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Stretch Film Overview

What is Stretch Film?

Stretch films are made from linear low-density polyethylene resins. Since its early introduction in the early 70’s, stretch film has become the most important method of unitizing product loads for transport. There are a number of key features for this including:

  • The uniform and relatively high holding force that stretch film applies to a load
  • The protection from dust and damage it provides versus other unitizing methods.
  • The optics that allow for customers and shippers the ability to identify the product while also keeping it clean.
  • It is the most economical method of unitizing
  • More details of these and other unitizing features.6

Stretch Film Manufacturing Methods

There are two basic manufacturing methods to create a stretch film. Without needing to get into technical detail they are:

Blown Film
Blown film is created by forcing molten resin through a circular die, creating a tube, which is “blown some 30 feet high”. The bubble is then flattened and cut into strips that when rolled will produce rolls of flat film. Blown film is generally “labeled” as a tough, hazy, and noisy stretch film best suited for “industrial” type applications.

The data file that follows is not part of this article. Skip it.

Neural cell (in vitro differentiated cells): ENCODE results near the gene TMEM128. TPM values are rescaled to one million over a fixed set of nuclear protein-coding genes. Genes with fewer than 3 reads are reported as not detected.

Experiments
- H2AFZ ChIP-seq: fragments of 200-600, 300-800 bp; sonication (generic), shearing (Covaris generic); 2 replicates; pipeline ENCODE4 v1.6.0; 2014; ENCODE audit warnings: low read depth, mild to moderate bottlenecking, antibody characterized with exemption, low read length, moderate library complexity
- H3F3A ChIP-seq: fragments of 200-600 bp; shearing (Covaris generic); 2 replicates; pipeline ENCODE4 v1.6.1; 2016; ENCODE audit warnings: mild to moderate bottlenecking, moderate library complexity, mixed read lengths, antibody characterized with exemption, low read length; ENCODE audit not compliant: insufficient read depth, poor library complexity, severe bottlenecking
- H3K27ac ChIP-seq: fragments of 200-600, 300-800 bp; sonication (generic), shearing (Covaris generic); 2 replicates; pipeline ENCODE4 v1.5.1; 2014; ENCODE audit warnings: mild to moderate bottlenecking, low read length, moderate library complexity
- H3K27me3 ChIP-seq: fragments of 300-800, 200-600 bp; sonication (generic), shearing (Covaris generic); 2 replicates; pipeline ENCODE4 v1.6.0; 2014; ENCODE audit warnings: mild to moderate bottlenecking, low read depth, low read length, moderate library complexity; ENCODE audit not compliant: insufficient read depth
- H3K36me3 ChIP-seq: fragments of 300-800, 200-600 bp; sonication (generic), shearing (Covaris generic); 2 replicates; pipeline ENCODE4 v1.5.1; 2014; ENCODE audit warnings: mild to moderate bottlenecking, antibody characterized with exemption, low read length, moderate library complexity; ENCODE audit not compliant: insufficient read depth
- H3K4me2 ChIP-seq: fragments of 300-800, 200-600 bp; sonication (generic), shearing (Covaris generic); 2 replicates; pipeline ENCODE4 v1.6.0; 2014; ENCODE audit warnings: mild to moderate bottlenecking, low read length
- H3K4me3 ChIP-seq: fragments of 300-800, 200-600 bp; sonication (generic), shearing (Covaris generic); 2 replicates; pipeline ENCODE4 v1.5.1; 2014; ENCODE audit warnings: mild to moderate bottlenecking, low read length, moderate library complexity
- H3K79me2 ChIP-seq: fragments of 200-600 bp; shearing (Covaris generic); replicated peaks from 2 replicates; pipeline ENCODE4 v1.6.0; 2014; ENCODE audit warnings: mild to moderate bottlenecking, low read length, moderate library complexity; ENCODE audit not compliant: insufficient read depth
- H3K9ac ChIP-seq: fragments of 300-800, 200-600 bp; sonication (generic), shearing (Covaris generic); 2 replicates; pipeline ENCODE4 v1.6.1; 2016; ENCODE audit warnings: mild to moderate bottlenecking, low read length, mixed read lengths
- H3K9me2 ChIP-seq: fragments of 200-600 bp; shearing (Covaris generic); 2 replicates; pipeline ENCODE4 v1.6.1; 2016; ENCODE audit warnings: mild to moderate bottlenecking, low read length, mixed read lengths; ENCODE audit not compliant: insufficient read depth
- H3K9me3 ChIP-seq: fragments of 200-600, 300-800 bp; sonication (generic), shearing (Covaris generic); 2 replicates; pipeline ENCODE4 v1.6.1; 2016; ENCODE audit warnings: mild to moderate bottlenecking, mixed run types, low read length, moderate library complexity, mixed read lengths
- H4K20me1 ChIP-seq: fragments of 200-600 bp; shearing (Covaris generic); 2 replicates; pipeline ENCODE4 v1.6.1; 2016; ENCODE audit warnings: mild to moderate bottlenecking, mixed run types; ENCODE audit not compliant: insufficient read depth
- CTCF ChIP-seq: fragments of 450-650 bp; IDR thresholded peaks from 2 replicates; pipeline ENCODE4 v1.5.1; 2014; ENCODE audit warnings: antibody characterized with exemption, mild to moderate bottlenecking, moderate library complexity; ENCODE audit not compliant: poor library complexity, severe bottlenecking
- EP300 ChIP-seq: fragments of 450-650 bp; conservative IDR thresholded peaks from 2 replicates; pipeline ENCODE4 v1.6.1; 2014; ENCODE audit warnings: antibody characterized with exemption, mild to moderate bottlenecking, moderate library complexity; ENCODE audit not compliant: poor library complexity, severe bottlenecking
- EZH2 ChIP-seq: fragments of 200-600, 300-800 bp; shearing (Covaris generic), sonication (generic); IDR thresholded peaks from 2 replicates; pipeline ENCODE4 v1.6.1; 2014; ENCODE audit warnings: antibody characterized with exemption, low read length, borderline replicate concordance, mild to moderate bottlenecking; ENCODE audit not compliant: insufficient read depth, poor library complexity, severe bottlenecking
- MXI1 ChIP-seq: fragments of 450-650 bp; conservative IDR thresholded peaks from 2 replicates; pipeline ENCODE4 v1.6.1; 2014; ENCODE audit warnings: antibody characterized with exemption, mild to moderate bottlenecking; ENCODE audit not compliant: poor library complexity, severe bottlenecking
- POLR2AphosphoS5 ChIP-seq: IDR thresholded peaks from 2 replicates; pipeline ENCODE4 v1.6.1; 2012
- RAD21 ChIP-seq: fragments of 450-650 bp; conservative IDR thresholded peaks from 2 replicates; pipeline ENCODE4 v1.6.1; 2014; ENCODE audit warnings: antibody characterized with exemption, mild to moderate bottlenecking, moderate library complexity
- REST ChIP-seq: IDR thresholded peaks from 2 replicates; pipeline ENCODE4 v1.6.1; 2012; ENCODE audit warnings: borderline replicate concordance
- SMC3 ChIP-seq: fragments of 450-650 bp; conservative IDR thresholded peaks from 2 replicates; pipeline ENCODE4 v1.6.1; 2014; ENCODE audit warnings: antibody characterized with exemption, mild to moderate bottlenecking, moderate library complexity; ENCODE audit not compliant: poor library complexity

Pros         Cons
  • Puncture resistances and tough
  • Abrasion resistant
  • High force to load
  • Hazy low clarity
  • Noisy unwind
  • Subject to easier film breaks on high speed equipment

Cast Film
This film is created by molten resin is sent through a large extruder which forces a thin layer of film over a large drum that is cooled. The resulting cooled layer of plastic is then cut and rolled into rolls of stretch film. Today most stretch films are actually multiple layers (co-extrusions) of film each with a specific purpose or feature associated.

       Pros         Cons
  • Clear optics
  • Quiet
  • Consistent thickness control
  • Tear resistant
  • Limited puncture resistance

The market is roughly 65% cast film and 35% blown film with the majority of the blown film for hand wrap stretch film.

Stretch Film Formulation (getting the right mix)

Like any formulation whether it be for pie crust or stretch film, certain ingredients are added to the formula for certain reasons. In the case of stretch film, certain resins and/or additives are added to provide the puncture resistance, strength, sticky cling, and resistance to ultra violet rays, or to give it anti static properties.